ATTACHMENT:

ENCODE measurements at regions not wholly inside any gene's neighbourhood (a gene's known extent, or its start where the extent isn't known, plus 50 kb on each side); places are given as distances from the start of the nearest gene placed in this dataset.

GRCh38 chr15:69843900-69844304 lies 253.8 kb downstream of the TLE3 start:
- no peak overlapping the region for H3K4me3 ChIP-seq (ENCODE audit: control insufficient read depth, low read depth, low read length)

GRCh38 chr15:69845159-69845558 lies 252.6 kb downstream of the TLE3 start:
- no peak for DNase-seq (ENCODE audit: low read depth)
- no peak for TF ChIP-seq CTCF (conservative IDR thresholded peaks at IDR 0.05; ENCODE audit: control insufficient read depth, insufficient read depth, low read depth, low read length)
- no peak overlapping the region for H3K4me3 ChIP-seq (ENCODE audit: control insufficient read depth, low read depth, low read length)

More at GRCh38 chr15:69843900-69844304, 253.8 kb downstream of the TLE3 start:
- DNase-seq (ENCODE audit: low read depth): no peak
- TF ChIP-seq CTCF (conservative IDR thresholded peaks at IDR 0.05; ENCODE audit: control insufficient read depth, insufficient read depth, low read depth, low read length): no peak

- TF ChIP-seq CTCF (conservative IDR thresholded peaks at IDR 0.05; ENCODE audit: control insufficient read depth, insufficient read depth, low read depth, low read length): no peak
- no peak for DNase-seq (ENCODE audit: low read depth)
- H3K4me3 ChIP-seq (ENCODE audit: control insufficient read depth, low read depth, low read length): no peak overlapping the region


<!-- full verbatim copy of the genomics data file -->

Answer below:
ENCODE measurements at regions not wholly inside any gene's neighbourhood (a gene's known extent, or its start where the extent isn't known, plus 50 kb on each side); places are given as distances from the start of the nearest gene placed in this dataset.

GRCh38 chr15:69843900-69844304 lies 253.8 kb downstream of the TLE3 start:
- no peak overlapping the region for H3K4me3 ChIP-seq (ENCODE audit: control insufficient read depth, low read depth, low read length)

GRCh38 chr15:69845159-69845558 lies 252.6 kb downstream of the TLE3 start:
- no peak for DNase-seq (ENCODE audit: low read depth)
- no peak for TF ChIP-seq CTCF (conservative IDR thresholded peaks at IDR 0.05; ENCODE audit: control insufficient read depth, insufficient read depth, low read depth, low read length)
- no peak overlapping the region for H3K4me3 ChIP-seq (ENCODE audit: control insufficient read depth, low read depth, low read length)

More at GRCh38 chr15:69843900-69844304, 253.8 kb downstream of the TLE3 start:
- DNase-seq (ENCODE audit: low read depth): no peak
- TF ChIP-seq CTCF (conservative IDR thresholded peaks at IDR 0.05; ENCODE audit: control insufficient read depth, insufficient read depth, low read depth, low read length): no peak

- TF ChIP-seq CTCF (conservative IDR thresholded peaks at IDR 0.05; ENCODE audit: control insufficient read depth, insufficient read depth, low read depth, low read length): no peak
- no peak for DNase-seq (ENCODE audit: low read depth)
- H3K4me3 ChIP-seq (ENCODE audit: control insufficient read depth, low read depth, low read length): no peak overlapping the region